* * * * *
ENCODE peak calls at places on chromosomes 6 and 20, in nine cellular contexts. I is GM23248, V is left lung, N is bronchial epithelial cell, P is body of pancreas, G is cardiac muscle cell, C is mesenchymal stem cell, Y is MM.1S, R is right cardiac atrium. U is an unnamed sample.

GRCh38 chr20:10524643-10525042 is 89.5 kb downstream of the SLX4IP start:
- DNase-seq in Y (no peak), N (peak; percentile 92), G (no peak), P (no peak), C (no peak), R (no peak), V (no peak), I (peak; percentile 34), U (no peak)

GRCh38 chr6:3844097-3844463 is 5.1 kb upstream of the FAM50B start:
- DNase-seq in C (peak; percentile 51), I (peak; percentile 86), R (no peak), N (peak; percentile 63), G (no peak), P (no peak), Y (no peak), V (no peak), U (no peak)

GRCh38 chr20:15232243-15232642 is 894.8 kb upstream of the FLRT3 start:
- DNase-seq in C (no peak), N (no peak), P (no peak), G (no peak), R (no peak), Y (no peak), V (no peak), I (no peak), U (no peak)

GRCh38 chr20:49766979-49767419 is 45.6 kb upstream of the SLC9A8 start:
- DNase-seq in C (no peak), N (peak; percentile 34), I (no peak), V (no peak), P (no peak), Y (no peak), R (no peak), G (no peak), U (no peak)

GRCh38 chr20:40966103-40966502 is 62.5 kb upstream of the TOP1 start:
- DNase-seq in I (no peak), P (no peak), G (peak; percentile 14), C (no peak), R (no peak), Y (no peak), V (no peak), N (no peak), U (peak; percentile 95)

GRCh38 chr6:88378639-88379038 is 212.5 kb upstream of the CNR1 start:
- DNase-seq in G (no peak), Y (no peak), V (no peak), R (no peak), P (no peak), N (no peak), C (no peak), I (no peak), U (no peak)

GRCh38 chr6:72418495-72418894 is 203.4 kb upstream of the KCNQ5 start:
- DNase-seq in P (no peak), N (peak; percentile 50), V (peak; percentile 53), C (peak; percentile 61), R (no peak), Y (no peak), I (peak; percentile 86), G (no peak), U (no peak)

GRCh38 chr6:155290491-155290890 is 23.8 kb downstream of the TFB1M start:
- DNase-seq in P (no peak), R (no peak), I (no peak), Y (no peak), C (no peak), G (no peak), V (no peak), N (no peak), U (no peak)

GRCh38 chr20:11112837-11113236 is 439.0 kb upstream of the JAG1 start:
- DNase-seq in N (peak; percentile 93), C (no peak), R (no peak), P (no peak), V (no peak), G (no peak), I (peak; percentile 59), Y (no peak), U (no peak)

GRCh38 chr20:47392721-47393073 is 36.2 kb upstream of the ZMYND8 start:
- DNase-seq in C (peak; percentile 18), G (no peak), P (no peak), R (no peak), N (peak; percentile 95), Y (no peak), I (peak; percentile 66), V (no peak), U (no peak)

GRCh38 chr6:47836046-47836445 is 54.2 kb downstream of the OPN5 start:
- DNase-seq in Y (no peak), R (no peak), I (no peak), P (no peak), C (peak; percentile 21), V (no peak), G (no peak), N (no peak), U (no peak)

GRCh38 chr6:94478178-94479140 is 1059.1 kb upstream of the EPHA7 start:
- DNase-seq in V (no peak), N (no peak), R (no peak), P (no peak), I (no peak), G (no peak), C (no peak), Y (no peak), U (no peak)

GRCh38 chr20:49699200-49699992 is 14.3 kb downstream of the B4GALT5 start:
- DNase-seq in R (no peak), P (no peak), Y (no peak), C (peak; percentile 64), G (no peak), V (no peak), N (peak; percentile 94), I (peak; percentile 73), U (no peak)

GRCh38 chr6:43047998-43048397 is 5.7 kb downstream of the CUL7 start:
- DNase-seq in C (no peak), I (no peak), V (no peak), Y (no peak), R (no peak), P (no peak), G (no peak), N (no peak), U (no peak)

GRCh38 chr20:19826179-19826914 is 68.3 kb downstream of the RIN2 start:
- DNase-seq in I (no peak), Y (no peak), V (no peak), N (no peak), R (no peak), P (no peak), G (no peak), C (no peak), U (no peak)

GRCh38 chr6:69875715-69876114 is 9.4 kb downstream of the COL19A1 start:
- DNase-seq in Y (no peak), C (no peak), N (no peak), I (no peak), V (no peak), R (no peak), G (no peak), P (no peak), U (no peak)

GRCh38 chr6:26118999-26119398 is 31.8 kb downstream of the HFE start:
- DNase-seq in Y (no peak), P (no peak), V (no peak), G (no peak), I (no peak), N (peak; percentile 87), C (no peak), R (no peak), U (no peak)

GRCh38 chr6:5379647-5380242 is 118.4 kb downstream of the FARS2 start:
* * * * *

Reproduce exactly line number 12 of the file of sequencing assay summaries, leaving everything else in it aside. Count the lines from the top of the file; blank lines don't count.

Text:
GRCh38 chr6:88378639-88379038 is 212.5 kb upstream of the CNR1 start: